Belfast, Ireland on the 2nd of December, 1912.
On the 24th of November, 1995, Ireland became the last country in Europe to legalise divorce. This occurred because of a referendum to change the constitution – not the first attempt to achieve this.
Divorce had been specifically forbidden in the 1937 Irish constitution. A heavily Catholic country, there was very strong opposition to the legal breakup of a marriage, just as there was when it came to the legalisation of contraception, which was only made available in the 1980s.
The success of the 1995 referendum was a close thing; the results were just over 50% in favour and 49.79% opposed.
Newlyweds, the Hamills, pose for a wedding portrait in Northern Ireland on the 17th of October, 1935. The couple also posed with their wedding party, and at the church with their guests. The bride also posed outside her wedding car.
The bride and groom were from the town of Dungannon, the third-largest in County Tyrone.
In this photograph, a group of sailors poses in Ulster, modern-day Northern Ireland, on the 21st of September, 1906.
On the 27th of August, 1798, a rebellion took place in Castlebar, County Mayo, Ireland.
In what would come to be known either as the Battle of Castlebar or the Castlebar Races, a force of two-thousand Irish rebels and French troops defeated six-thousand British troops.
This event was part of the larger failed Irish Rebellion of that year.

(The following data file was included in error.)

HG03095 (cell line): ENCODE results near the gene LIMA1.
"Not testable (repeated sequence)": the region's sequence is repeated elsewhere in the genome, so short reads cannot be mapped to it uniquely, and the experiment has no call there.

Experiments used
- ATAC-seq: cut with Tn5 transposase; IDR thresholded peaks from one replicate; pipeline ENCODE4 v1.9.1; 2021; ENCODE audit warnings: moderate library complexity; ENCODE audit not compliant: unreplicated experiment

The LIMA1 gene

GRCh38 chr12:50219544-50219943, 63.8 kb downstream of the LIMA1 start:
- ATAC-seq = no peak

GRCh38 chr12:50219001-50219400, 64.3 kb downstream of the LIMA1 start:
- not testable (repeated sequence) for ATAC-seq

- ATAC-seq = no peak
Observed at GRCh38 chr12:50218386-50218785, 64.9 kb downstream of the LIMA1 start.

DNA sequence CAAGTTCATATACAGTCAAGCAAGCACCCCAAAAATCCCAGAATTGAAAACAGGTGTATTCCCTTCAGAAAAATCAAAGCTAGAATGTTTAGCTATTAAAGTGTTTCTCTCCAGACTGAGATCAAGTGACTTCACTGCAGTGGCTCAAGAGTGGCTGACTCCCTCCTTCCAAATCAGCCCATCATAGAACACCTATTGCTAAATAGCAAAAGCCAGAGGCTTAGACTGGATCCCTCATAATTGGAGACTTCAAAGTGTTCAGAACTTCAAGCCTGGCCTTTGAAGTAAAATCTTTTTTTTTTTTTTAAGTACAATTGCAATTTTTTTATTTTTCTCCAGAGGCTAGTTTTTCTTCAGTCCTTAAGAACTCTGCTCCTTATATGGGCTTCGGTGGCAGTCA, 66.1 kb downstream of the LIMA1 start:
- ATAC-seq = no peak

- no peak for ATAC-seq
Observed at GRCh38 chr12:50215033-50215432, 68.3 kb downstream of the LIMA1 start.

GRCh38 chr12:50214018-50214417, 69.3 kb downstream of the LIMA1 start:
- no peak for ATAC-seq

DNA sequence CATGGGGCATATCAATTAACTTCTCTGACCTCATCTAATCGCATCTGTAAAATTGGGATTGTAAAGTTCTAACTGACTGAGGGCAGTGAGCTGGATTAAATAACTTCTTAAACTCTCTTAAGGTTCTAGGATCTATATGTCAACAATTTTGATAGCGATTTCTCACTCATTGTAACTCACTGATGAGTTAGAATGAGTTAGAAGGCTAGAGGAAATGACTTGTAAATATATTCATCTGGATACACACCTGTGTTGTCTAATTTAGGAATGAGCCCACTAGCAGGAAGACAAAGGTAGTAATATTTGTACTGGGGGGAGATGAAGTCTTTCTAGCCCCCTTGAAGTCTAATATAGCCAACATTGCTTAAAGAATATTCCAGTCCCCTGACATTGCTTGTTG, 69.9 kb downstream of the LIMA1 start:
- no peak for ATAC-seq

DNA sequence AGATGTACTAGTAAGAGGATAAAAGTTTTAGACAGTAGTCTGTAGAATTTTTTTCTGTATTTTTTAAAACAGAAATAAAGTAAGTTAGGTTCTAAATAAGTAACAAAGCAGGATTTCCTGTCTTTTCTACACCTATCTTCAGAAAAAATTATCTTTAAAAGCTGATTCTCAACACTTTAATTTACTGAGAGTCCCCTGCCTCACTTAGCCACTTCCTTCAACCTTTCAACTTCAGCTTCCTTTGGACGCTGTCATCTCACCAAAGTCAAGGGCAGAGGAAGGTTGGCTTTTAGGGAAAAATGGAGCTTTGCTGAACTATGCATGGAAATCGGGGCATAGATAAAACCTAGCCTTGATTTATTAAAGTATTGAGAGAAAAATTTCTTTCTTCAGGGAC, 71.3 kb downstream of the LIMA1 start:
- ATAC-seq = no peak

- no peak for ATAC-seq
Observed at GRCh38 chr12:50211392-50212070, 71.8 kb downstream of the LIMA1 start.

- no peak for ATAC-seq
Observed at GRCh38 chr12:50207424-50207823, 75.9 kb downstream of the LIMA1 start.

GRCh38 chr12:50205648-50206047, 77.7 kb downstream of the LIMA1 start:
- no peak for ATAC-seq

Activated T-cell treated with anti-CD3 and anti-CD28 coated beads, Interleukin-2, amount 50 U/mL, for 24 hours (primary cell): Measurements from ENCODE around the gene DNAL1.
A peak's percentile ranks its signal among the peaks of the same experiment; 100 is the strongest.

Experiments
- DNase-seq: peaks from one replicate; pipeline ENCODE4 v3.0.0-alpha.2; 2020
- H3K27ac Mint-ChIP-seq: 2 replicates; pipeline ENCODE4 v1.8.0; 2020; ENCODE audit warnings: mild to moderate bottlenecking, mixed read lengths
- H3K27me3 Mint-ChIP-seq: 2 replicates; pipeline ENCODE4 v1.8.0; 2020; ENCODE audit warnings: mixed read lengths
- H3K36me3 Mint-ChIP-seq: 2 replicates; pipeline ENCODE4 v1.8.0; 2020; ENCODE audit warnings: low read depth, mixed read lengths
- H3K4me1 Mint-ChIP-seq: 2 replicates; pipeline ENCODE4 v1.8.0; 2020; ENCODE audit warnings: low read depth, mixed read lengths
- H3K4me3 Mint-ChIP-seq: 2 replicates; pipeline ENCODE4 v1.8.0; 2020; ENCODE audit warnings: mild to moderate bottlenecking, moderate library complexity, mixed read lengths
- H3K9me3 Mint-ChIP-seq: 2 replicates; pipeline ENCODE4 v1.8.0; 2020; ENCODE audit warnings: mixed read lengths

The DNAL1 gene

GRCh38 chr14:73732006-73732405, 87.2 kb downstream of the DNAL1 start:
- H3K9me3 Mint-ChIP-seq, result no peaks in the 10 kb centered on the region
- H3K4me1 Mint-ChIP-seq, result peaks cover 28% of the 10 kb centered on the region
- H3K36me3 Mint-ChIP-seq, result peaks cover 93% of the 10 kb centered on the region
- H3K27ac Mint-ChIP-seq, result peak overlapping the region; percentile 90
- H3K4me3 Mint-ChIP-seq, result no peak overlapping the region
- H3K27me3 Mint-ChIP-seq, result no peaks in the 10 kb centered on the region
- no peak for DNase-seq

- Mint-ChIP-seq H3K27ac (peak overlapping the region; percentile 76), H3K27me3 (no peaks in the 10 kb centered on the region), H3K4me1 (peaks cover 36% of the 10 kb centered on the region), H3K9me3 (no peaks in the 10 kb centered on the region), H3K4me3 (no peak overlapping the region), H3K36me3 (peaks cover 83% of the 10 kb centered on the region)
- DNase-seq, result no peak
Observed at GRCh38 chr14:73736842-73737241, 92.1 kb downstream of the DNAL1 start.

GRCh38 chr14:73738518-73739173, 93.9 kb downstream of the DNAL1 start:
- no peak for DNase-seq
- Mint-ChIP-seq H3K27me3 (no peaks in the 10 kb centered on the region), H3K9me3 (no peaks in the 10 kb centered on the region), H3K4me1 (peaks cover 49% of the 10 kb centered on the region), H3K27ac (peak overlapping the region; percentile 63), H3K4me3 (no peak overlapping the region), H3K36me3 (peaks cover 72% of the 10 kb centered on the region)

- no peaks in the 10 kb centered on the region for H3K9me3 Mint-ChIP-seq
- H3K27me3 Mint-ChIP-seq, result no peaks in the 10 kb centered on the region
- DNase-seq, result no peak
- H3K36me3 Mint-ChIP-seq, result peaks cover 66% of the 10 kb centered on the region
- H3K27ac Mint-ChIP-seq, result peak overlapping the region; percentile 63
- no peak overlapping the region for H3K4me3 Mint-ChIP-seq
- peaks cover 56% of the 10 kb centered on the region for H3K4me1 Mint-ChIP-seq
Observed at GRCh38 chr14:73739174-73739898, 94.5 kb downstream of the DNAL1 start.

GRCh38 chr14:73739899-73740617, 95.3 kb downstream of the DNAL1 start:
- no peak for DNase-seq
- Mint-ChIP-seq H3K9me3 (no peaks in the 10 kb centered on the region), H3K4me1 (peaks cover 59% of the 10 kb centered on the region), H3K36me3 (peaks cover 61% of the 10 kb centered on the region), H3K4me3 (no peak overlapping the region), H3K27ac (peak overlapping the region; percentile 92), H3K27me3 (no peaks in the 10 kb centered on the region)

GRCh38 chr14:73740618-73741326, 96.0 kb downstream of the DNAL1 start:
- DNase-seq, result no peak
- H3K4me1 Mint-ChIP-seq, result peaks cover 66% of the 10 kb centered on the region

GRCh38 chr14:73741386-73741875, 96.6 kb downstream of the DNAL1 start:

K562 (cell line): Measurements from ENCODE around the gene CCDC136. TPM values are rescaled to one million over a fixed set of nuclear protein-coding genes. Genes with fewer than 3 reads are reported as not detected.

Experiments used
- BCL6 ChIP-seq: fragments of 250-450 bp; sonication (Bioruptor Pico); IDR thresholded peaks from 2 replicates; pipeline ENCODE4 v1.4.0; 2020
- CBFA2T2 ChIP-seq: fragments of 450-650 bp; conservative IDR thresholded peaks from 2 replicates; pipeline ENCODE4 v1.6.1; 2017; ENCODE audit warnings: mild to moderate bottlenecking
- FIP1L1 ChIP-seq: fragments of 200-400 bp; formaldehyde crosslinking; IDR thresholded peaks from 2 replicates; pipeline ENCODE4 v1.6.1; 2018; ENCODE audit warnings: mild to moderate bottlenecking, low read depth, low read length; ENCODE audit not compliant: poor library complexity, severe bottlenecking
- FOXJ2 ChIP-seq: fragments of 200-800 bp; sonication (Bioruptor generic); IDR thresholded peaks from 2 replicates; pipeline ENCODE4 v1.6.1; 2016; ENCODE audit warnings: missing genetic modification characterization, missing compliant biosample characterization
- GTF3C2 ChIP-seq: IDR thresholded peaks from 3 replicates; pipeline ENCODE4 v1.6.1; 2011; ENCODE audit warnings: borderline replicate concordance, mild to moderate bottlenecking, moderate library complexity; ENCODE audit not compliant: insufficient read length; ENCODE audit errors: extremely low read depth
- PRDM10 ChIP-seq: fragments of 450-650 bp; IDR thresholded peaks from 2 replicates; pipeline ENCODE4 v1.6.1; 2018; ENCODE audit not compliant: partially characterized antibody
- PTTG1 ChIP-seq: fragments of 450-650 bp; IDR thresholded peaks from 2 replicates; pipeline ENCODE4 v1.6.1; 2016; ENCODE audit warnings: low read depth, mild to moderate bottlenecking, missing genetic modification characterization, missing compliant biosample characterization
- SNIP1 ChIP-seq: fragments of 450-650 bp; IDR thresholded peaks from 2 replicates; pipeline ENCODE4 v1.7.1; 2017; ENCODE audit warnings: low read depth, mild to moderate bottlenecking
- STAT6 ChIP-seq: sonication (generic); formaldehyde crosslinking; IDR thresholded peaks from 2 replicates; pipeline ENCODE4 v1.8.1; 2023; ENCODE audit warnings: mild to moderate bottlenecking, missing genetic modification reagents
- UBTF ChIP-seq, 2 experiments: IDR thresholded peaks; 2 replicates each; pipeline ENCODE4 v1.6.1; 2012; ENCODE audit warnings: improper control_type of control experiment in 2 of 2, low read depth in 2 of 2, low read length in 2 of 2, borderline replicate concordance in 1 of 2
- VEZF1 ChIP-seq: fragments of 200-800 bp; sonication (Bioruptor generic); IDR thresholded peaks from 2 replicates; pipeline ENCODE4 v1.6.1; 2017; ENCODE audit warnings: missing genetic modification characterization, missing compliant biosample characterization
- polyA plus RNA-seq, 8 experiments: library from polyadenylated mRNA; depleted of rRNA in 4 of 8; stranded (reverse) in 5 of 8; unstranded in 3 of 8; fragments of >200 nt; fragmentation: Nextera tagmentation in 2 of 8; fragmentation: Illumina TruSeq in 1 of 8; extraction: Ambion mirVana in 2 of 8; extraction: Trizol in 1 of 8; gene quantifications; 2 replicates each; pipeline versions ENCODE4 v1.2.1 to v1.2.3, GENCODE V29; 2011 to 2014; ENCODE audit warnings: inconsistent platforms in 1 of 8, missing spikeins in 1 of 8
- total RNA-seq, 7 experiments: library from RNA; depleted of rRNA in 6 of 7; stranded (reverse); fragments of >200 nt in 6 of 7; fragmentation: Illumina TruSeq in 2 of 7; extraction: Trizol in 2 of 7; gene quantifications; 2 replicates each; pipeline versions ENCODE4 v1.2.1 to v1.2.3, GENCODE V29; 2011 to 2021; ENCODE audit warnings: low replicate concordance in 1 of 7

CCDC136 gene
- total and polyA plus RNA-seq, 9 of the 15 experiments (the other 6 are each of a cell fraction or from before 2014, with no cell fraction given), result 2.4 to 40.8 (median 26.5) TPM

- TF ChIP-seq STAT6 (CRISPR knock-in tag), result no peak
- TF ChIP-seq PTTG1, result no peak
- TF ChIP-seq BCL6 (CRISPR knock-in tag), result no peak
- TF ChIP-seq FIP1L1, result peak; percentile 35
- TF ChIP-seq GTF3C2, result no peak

On the 9th of August, 1867 sudden subsidence at Brandy Hole Viaduct caused a train to derail.
The location of the disaster was Bray Head, County Wicklow, Ireland. Four people died and twenty-five were injured.
The report into the disaster was published a few weeks later, and can be found in full HERE.
“The train to which this accident happened was the up train leaving Enniscorthy for Dublin, at 6.30 a.m. It consisted of an engine and tender, six carriages, of which the first was fitted with a break, and a guard’s break van. A porter acting as guard rode in this van at the rear of the train. It left Delgany about its proper time, 9.5 a.m., and was travelling slowly round Bray Head in obedience to orders which had been given to all drivers, and had nearly reached this wooden viaduct (called Brabazon corner in the details supplied by the engineer (the late Mr. Brunel), previous to the opening of the line in October 1855), when the acting guard says he got a knock in his van, looked out of the window, and saw the carriages hopping on the rails, and then he put on his break.”